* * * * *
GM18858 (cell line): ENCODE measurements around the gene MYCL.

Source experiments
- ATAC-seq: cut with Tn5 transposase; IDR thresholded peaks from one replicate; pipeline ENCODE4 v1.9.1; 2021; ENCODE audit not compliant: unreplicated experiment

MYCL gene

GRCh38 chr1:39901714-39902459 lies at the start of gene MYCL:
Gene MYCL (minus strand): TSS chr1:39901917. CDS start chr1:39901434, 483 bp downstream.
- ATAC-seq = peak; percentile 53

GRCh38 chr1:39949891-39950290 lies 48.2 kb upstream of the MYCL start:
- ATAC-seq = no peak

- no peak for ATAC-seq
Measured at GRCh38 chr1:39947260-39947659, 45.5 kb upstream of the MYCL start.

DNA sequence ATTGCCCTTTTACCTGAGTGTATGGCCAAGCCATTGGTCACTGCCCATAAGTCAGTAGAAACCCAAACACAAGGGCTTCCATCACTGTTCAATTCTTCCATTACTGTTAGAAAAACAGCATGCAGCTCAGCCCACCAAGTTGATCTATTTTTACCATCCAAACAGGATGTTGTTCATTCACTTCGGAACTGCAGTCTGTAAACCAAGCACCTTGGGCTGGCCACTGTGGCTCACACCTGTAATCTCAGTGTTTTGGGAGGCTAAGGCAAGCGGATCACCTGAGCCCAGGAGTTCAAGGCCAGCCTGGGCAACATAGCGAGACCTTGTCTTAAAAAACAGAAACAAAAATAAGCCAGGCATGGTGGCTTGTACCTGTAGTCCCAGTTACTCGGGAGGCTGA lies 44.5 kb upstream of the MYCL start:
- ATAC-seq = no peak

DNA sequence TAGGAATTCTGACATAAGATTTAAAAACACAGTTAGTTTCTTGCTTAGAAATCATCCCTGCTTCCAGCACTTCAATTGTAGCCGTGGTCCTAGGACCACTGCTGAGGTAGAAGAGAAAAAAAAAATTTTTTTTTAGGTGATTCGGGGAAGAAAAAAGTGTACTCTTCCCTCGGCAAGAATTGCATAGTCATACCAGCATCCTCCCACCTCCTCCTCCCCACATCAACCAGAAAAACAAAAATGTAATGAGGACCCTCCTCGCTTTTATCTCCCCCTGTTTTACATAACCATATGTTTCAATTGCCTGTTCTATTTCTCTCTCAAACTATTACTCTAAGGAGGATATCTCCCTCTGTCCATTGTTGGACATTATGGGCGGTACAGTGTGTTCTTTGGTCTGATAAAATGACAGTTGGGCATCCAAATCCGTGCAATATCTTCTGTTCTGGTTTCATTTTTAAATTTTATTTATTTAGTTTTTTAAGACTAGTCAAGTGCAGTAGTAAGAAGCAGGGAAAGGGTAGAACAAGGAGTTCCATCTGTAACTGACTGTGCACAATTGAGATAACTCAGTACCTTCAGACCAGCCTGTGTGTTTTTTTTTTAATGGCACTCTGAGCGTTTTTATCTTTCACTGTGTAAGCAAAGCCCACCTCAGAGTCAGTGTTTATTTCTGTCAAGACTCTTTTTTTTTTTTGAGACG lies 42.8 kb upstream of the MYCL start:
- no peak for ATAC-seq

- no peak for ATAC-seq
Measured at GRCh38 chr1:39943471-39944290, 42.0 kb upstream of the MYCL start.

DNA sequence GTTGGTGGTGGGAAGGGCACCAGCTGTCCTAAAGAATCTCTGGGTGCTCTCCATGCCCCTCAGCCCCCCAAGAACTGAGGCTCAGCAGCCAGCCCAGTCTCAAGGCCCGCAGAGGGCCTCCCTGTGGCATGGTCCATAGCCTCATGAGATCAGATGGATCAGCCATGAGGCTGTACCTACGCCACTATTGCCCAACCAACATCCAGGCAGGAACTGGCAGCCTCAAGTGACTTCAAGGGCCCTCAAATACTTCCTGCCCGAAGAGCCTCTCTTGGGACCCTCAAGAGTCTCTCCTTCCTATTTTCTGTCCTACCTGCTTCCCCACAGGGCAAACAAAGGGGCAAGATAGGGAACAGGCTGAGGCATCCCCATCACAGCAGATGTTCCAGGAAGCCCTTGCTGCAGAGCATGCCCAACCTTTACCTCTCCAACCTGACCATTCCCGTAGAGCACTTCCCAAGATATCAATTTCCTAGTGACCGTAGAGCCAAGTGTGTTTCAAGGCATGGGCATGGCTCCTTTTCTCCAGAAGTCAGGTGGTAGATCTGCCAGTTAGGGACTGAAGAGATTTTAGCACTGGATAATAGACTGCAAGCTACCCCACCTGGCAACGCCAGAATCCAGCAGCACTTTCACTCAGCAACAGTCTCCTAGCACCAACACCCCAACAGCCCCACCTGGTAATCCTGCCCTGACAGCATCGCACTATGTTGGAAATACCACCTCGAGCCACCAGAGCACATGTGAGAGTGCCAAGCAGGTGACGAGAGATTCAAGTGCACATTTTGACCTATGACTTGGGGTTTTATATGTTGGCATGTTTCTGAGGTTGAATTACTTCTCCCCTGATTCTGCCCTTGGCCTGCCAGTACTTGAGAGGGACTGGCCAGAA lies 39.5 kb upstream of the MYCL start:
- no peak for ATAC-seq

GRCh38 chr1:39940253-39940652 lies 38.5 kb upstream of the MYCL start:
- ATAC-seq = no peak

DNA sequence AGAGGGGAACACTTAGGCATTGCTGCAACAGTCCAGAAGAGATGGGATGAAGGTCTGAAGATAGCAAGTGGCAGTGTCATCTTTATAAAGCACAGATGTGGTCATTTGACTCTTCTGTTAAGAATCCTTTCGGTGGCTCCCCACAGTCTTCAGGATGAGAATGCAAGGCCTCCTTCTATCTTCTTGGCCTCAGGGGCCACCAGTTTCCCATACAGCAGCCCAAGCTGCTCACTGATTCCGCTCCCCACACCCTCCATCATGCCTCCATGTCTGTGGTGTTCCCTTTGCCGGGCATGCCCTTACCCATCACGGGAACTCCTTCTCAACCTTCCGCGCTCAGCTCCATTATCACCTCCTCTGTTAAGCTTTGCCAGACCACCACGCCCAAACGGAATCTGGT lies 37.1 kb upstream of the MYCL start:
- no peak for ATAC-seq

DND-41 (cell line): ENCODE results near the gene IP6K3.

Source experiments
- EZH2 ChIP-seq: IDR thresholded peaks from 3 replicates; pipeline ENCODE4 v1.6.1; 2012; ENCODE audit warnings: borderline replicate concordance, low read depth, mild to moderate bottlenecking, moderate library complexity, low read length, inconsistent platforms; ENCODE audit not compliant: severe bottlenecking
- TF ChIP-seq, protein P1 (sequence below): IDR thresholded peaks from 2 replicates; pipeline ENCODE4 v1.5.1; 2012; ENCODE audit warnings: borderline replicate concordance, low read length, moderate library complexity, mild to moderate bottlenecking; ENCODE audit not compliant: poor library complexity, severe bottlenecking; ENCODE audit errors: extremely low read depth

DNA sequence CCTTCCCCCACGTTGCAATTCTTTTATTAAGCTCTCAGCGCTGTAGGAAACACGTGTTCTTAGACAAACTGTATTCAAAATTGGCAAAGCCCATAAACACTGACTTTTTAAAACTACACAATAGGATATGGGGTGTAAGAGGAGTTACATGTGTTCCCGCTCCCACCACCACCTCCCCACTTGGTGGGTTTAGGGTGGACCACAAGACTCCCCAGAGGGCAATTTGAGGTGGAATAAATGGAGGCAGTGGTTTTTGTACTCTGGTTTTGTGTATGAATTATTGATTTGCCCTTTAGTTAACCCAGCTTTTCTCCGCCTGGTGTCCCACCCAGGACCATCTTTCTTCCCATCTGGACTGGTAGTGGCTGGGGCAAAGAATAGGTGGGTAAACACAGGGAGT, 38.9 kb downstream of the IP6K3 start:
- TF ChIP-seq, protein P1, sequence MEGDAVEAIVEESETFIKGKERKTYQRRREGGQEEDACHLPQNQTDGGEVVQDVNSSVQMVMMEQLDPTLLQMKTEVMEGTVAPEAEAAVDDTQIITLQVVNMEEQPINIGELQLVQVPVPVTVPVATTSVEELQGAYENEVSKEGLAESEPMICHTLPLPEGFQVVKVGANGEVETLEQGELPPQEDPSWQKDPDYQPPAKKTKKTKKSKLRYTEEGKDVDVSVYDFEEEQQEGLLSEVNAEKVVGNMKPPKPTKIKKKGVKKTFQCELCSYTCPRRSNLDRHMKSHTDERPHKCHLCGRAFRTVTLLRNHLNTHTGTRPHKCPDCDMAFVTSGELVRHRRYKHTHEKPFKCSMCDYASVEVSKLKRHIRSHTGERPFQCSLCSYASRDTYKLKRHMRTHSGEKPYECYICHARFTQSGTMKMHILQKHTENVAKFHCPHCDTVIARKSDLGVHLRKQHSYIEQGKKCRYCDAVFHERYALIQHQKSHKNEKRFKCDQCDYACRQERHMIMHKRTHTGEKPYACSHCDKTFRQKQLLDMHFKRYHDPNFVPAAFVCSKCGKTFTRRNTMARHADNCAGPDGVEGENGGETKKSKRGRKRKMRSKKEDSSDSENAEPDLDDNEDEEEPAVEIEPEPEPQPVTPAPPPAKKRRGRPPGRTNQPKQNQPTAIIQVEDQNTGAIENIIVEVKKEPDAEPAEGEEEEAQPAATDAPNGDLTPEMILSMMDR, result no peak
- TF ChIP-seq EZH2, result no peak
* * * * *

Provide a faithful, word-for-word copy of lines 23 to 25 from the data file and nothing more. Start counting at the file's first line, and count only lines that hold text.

- no peak for ATAC-seq

DND-41 (cell line): ENCODE results near the gene IP6K3.

Source experiments